What is this thing? This telling detail? 

It’s a phrase or an image or a word that illustrates something about a character. It’s pretty exact. It’s a magical moment of showing rather than telling. 

It’s usually pretty short. 

And it’s the opposite of a telling description. 

Here’s a bad description: 

He was nervous and scared and sad all at once. 

Here’s a telling-detail description: 

He soothed himself, rubbing the tips of his own ears over and over. 

Telling details make the characters and settings feel real. If we say, “Shaun lifted his eyebrows?” Well, that’s a cliché, but also it’s not quite enough to be a telling detail no matter how much people communicate with their eyebrows. 

Here’s a bad description: 

They walked into an almost empty bar. 

We don’t really see the bar, do we? 

Here’s something a bit better: 

The bar smelled of beer and lilac bushes somehow. The Sonos speaker tottering on the edge of the reclaimed wood bar blared “Something’s Coming” from West Side Story. A man leaning between ferns used a pencil to smash a hole into the bottom of a Bud Lite can and chugged it all down. He crushed the empty can between his hands and belched out the alphabet to cheers.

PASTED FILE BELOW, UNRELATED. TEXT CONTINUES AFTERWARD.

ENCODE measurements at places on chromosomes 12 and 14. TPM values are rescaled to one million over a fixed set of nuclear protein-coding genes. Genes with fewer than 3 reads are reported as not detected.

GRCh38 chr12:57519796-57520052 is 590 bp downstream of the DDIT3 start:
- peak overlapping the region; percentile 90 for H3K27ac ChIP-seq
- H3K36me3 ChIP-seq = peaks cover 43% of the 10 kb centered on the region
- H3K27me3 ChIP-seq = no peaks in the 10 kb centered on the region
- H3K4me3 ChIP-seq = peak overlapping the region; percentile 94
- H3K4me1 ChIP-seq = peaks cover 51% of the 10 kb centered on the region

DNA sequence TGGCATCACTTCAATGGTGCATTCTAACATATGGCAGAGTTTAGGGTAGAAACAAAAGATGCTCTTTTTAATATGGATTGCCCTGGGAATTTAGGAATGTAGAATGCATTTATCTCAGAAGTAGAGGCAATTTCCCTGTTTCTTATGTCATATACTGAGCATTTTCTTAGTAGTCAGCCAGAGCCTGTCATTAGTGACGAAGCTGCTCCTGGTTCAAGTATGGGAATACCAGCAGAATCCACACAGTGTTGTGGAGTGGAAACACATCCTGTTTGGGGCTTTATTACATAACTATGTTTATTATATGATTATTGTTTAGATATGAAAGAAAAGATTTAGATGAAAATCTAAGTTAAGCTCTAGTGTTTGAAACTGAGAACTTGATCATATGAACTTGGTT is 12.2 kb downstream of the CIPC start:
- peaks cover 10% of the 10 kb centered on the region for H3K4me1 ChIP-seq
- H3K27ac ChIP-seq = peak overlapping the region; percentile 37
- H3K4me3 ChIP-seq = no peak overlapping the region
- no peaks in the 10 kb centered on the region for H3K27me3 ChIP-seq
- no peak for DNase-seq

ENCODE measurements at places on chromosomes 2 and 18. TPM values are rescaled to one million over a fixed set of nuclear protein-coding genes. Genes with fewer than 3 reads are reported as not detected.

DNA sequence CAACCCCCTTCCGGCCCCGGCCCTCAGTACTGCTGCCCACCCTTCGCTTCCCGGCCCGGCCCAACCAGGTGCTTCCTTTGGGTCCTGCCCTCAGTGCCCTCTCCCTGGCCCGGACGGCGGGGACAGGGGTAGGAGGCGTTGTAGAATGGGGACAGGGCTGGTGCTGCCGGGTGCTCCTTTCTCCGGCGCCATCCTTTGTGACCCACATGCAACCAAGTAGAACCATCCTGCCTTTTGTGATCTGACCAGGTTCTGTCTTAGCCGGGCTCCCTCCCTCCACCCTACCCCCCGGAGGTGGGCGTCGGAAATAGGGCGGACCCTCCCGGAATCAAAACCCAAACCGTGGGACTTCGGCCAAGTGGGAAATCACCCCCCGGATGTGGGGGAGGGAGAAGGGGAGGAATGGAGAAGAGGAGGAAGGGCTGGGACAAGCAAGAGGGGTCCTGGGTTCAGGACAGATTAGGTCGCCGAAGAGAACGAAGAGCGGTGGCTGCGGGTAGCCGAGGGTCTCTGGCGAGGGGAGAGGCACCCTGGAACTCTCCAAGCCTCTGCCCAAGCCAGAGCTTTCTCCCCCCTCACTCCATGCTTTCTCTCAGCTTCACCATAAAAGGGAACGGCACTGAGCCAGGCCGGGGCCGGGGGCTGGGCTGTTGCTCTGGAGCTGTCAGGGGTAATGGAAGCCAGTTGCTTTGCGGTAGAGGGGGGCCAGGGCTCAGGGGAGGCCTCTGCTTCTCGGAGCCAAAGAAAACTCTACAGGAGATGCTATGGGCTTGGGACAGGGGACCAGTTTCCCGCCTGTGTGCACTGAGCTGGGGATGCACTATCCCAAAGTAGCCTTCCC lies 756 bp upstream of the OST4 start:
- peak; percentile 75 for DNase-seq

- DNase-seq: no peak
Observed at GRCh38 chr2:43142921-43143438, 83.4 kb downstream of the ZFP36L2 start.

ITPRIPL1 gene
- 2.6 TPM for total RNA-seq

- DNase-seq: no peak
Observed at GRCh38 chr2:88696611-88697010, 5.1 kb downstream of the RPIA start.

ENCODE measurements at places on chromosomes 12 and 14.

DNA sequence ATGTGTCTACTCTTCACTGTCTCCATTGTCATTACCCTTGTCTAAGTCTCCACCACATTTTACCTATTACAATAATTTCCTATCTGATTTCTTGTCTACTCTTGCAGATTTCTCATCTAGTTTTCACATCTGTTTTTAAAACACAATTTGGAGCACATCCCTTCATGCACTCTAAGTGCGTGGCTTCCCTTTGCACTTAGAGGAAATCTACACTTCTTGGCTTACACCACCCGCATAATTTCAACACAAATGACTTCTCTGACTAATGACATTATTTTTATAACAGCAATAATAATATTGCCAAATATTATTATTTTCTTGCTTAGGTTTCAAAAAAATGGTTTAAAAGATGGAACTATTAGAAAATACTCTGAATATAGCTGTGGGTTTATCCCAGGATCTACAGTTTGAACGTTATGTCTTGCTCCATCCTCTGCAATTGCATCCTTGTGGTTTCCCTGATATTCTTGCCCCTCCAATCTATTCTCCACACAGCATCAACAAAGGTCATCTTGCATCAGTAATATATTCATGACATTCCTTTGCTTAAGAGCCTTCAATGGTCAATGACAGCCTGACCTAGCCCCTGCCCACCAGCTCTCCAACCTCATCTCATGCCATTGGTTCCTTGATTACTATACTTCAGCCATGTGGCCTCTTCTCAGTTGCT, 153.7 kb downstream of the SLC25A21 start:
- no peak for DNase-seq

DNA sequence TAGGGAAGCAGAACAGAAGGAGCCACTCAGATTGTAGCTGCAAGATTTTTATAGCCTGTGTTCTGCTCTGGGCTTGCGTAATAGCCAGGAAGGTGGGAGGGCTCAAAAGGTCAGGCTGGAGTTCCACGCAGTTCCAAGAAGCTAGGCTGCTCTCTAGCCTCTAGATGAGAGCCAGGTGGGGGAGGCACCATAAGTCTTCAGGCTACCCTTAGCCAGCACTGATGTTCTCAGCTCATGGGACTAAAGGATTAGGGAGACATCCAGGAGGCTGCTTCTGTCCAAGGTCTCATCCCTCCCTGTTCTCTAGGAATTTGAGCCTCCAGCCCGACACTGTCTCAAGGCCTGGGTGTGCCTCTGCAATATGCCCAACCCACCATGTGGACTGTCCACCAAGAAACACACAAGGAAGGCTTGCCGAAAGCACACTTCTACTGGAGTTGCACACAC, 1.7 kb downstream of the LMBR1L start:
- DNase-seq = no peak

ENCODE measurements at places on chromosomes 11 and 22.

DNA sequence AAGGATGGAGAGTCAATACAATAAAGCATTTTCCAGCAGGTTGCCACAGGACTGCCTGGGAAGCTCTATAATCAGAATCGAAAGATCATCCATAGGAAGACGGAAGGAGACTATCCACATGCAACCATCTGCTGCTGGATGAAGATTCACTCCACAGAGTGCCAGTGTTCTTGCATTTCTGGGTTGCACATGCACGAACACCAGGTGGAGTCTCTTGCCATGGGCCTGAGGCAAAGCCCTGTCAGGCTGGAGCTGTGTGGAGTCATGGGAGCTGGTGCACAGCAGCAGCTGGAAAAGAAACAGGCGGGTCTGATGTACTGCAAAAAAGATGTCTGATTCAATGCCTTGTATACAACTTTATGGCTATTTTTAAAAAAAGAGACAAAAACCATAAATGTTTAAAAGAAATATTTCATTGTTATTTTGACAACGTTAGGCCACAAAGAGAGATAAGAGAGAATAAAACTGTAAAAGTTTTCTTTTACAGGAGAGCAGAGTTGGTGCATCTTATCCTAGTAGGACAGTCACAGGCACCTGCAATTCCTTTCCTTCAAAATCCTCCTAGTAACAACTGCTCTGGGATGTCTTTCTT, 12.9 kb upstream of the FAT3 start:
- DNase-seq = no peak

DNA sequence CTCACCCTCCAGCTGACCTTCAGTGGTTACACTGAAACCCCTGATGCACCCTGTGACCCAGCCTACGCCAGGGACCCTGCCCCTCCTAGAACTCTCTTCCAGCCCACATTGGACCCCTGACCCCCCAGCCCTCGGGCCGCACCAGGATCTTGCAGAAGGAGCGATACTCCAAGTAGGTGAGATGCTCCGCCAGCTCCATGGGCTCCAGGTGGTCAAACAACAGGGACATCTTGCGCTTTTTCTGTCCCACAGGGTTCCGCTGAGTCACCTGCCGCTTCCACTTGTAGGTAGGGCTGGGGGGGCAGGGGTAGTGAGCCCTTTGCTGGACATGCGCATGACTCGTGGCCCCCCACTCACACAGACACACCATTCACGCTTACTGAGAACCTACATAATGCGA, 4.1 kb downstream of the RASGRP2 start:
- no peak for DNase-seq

“Wow. This place is weird,” I said and grabbed the door handle, ready to bolt. 

It’s all about detail and detail choice. Your reader and you don’t have the exact same image of what the inside of a bar is going to look like. It’s your job to show them your character’s world. You do that with a few telling details. This goes about setting, but it’s also true about people.

If I wrote,

Santa had straight eyebrows, far apart on his face, thin, red and with scars running through the center. They crept towards his receding hairline.

You’ll have a different image than,

Santa’s eyebrows raised.


Writing Tip of the Pod

When you’re revising think, “Can I make this shorter? Tighter? Quirkier? More authentic?” 

Dog Tip for Life


Notice the eyebrows. The difference. The details. And use them in your stories.


This week’s podcast

Last week’s podcast


SHOUT OUT

The music we’ve clipped and shortened in this podcast is awesome and is made available through the Creative Commons License. Here’s a link to that and the artist’s website. Who is this artist and what is this song?  It’s “Night Owl” by Broke For Free.


Where to Find Us

The podcast link if you don’t see it above. Plus, it’s everywhere like Apple Music, iTunesStitcherSpotify, and more. Just google, “DOGS ARE SMARTER THAN PEOPLE” then like and subscribe.


WRITING NEWS

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Continue reading “Santa, What are Your Eyebrows doing? Telling Details and Taco Bell Smells.”